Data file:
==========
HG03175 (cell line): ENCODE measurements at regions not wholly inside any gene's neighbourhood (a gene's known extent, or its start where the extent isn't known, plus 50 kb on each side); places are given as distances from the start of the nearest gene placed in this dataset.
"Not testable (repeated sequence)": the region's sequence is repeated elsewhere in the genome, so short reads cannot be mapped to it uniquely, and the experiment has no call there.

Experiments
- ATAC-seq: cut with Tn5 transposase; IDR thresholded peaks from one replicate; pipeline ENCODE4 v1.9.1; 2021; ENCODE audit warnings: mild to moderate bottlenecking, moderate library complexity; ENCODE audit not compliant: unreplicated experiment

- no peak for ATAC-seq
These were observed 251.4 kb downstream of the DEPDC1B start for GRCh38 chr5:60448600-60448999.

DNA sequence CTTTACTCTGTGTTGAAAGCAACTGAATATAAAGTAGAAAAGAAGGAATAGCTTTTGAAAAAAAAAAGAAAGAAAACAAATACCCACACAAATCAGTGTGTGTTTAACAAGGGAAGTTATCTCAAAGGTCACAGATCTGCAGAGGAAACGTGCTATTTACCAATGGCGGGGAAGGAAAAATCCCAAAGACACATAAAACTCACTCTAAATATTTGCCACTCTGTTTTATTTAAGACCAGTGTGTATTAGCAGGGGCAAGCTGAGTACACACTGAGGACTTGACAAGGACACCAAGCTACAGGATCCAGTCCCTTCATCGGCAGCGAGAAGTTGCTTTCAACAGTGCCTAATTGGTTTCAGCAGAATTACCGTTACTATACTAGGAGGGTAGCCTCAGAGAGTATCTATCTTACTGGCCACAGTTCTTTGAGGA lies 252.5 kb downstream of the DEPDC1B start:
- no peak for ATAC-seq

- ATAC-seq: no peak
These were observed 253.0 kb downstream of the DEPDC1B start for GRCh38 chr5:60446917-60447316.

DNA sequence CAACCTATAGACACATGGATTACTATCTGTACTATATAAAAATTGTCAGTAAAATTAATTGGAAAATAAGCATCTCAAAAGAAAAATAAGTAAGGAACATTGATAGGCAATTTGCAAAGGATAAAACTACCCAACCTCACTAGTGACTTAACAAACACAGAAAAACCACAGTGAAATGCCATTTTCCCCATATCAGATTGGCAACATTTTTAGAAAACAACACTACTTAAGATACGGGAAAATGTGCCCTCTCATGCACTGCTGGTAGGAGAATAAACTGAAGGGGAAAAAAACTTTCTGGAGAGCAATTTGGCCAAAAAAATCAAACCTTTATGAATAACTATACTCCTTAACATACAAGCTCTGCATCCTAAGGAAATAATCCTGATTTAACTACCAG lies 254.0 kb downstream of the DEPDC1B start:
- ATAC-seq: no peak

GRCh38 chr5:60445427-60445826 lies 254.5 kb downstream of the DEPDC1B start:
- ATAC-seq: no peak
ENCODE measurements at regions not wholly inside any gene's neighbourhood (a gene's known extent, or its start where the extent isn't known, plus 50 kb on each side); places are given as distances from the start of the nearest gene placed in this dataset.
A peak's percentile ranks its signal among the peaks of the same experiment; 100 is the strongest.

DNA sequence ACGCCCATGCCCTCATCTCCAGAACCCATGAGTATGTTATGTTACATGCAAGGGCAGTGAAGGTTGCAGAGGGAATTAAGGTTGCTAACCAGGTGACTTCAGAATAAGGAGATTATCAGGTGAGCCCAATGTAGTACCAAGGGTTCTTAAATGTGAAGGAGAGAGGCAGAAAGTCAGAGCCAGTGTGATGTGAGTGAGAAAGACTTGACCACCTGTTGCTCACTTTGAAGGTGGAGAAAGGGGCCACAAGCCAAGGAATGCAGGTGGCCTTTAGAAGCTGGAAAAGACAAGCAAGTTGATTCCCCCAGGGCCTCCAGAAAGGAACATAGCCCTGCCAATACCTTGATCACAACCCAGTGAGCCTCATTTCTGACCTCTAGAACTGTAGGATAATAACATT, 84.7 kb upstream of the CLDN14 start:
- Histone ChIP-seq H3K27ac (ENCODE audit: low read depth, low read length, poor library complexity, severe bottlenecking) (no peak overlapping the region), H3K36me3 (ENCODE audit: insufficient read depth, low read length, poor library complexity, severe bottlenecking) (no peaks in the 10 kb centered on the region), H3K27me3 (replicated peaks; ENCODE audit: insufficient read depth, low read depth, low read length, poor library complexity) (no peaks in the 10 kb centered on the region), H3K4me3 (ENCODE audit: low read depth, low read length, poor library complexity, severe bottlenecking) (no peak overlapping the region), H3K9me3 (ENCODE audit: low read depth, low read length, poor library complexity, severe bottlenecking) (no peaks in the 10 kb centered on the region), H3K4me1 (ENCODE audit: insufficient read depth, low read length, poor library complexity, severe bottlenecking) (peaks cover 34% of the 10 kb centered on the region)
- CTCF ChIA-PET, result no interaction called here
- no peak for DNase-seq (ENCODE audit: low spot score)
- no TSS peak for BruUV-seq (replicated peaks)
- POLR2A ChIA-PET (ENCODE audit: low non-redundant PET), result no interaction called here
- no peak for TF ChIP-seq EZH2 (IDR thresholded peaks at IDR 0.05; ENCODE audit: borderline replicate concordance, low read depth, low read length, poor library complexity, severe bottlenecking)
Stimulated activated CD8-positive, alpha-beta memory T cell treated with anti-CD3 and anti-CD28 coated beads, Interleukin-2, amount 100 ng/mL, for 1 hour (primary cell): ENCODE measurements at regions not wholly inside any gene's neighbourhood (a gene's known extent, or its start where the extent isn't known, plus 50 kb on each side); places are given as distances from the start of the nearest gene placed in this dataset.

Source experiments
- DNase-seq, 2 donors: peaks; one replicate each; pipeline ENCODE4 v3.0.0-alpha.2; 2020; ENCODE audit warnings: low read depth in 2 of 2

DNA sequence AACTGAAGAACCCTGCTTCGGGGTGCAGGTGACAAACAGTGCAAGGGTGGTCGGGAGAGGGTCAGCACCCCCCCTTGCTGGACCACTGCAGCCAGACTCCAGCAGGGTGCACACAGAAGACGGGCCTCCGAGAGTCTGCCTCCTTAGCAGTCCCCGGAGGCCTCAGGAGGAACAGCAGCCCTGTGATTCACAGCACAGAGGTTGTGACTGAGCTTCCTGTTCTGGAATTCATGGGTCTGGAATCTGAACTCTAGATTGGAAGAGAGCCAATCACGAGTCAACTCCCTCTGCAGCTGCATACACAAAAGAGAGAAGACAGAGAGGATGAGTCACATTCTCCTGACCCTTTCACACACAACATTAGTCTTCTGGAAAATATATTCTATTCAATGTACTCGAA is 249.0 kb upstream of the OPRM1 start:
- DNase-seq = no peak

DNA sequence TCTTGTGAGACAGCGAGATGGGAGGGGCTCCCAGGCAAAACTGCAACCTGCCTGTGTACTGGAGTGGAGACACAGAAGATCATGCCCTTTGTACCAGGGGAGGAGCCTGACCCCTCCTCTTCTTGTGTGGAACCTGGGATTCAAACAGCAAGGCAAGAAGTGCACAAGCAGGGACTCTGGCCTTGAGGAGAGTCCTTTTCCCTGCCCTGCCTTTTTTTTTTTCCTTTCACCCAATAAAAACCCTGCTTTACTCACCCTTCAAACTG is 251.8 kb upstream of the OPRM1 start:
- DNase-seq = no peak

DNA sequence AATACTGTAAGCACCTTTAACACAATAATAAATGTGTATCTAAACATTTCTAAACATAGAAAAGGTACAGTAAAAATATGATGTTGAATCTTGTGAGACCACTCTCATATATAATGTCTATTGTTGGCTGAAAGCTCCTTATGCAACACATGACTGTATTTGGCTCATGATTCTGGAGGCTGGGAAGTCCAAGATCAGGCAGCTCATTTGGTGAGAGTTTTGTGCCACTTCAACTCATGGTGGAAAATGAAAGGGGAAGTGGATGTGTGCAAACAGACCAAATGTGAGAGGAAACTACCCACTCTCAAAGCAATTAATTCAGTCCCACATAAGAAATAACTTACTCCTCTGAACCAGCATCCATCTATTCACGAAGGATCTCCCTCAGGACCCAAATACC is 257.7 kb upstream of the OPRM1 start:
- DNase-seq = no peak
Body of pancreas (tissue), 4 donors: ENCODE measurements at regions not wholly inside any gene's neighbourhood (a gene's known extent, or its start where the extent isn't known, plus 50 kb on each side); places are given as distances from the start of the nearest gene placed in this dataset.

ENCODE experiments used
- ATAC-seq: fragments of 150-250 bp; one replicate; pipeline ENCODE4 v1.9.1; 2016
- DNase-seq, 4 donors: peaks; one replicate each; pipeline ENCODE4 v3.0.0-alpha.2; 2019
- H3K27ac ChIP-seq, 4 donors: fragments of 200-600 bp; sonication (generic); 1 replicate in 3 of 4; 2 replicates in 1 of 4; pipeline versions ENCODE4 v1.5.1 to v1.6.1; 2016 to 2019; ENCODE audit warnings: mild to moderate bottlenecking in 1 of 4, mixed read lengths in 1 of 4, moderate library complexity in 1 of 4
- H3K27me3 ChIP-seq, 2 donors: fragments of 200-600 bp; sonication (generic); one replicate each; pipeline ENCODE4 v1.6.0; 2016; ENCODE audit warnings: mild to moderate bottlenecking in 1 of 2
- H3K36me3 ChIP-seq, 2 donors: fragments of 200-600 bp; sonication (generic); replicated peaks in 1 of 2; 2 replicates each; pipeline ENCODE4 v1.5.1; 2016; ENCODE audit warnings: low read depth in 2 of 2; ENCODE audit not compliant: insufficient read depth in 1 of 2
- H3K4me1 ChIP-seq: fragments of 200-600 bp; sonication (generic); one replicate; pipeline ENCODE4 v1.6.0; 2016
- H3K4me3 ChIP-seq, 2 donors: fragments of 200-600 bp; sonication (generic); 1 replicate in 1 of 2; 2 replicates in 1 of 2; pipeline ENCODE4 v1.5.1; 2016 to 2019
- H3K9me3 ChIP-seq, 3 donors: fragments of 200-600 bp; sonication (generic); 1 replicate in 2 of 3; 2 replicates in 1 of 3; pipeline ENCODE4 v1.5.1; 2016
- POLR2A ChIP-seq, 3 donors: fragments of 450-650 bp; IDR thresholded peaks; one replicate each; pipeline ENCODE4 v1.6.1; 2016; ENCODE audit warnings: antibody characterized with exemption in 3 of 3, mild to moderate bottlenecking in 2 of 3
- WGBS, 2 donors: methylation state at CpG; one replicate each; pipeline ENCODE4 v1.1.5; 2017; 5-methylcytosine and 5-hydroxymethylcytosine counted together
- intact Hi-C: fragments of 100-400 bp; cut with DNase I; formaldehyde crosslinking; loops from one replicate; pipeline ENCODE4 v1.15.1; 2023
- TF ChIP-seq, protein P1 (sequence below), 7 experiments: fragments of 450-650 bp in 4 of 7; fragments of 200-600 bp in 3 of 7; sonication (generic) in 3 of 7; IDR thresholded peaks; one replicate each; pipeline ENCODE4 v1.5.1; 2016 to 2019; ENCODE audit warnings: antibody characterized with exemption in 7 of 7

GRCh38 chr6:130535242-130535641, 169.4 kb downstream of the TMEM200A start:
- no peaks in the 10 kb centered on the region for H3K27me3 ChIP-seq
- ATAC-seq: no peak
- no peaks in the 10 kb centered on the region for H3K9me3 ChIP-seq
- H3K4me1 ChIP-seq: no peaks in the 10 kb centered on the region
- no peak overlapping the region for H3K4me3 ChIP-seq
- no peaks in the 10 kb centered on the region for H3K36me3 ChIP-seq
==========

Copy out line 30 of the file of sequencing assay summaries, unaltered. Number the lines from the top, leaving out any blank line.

- DNase-seq = no peak